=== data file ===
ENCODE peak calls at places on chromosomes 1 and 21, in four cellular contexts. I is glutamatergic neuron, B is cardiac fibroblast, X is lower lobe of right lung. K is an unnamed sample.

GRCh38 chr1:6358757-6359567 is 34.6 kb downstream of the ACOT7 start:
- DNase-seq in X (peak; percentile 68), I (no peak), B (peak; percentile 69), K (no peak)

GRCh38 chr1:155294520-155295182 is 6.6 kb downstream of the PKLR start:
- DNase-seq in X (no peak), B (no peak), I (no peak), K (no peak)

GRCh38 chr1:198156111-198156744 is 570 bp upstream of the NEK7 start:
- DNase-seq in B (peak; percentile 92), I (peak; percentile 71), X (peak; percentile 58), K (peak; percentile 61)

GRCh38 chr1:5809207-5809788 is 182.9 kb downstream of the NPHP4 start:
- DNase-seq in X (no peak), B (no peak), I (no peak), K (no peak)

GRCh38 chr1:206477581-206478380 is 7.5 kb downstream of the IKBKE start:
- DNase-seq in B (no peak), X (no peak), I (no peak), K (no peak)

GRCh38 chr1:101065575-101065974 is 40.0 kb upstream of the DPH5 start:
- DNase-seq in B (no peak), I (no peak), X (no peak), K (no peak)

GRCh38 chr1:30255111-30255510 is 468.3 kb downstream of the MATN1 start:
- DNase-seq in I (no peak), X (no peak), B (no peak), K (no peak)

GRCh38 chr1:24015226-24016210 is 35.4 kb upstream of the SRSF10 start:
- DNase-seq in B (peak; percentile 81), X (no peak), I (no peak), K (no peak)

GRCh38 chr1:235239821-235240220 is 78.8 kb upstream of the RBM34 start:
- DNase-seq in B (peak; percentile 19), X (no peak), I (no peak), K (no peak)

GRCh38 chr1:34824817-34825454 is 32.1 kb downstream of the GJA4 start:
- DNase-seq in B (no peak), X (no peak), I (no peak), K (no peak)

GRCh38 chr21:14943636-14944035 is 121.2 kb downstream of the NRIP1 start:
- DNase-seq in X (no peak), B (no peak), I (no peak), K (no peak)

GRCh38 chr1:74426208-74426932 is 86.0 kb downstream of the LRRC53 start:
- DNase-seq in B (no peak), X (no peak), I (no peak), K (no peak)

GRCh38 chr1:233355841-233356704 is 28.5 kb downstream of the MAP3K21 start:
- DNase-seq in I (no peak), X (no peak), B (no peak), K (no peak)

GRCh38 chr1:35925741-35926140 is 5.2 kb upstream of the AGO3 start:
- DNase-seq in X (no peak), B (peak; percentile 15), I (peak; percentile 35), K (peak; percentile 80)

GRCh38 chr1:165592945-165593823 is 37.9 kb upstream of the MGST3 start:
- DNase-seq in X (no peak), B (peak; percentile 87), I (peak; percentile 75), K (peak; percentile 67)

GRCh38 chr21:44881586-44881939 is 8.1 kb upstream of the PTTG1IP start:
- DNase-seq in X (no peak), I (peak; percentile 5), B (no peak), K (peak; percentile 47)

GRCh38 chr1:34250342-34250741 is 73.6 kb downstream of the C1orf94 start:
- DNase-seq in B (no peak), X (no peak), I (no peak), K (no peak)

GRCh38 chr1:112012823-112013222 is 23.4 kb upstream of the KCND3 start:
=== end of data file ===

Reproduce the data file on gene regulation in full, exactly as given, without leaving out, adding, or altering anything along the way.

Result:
ENCODE peak calls at places on chromosomes 1 and 21, in four cellular contexts. I is glutamatergic neuron, B is cardiac fibroblast, X is lower lobe of right lung. K is an unnamed sample.

GRCh38 chr1:6358757-6359567 is 34.6 kb downstream of the ACOT7 start:
- DNase-seq in X (peak; percentile 68), I (no peak), B (peak; percentile 69), K (no peak)

GRCh38 chr1:155294520-155295182 is 6.6 kb downstream of the PKLR start:
- DNase-seq in X (no peak), B (no peak), I (no peak), K (no peak)

GRCh38 chr1:198156111-198156744 is 570 bp upstream of the NEK7 start:
- DNase-seq in B (peak; percentile 92), I (peak; percentile 71), X (peak; percentile 58), K (peak; percentile 61)

GRCh38 chr1:5809207-5809788 is 182.9 kb downstream of the NPHP4 start:
- DNase-seq in X (no peak), B (no peak), I (no peak), K (no peak)

GRCh38 chr1:206477581-206478380 is 7.5 kb downstream of the IKBKE start:
- DNase-seq in B (no peak), X (no peak), I (no peak), K (no peak)

GRCh38 chr1:101065575-101065974 is 40.0 kb upstream of the DPH5 start:
- DNase-seq in B (no peak), I (no peak), X (no peak), K (no peak)

GRCh38 chr1:30255111-30255510 is 468.3 kb downstream of the MATN1 start:
- DNase-seq in I (no peak), X (no peak), B (no peak), K (no peak)

GRCh38 chr1:24015226-24016210 is 35.4 kb upstream of the SRSF10 start:
- DNase-seq in B (peak; percentile 81), X (no peak), I (no peak), K (no peak)

GRCh38 chr1:235239821-235240220 is 78.8 kb upstream of the RBM34 start:
- DNase-seq in B (peak; percentile 19), X (no peak), I (no peak), K (no peak)

GRCh38 chr1:34824817-34825454 is 32.1 kb downstream of the GJA4 start:
- DNase-seq in B (no peak), X (no peak), I (no peak), K (no peak)

GRCh38 chr21:14943636-14944035 is 121.2 kb downstream of the NRIP1 start:
- DNase-seq in X (no peak), B (no peak), I (no peak), K (no peak)

GRCh38 chr1:74426208-74426932 is 86.0 kb downstream of the LRRC53 start:
- DNase-seq in B (no peak), X (no peak), I (no peak), K (no peak)

GRCh38 chr1:233355841-233356704 is 28.5 kb downstream of the MAP3K21 start:
- DNase-seq in I (no peak), X (no peak), B (no peak), K (no peak)

GRCh38 chr1:35925741-35926140 is 5.2 kb upstream of the AGO3 start:
- DNase-seq in X (no peak), B (peak; percentile 15), I (peak; percentile 35), K (peak; percentile 80)

GRCh38 chr1:165592945-165593823 is 37.9 kb upstream of the MGST3 start:
- DNase-seq in X (no peak), B (peak; percentile 87), I (peak; percentile 75), K (peak; percentile 67)

GRCh38 chr21:44881586-44881939 is 8.1 kb upstream of the PTTG1IP start:
- DNase-seq in X (no peak), I (peak; percentile 5), B (no peak), K (peak; percentile 47)

GRCh38 chr1:34250342-34250741 is 73.6 kb downstream of the C1orf94 start:
- DNase-seq in B (no peak), X (no peak), I (no peak), K (no peak)

GRCh38 chr1:112012823-112013222 is 23.4 kb upstream of the KCND3 start: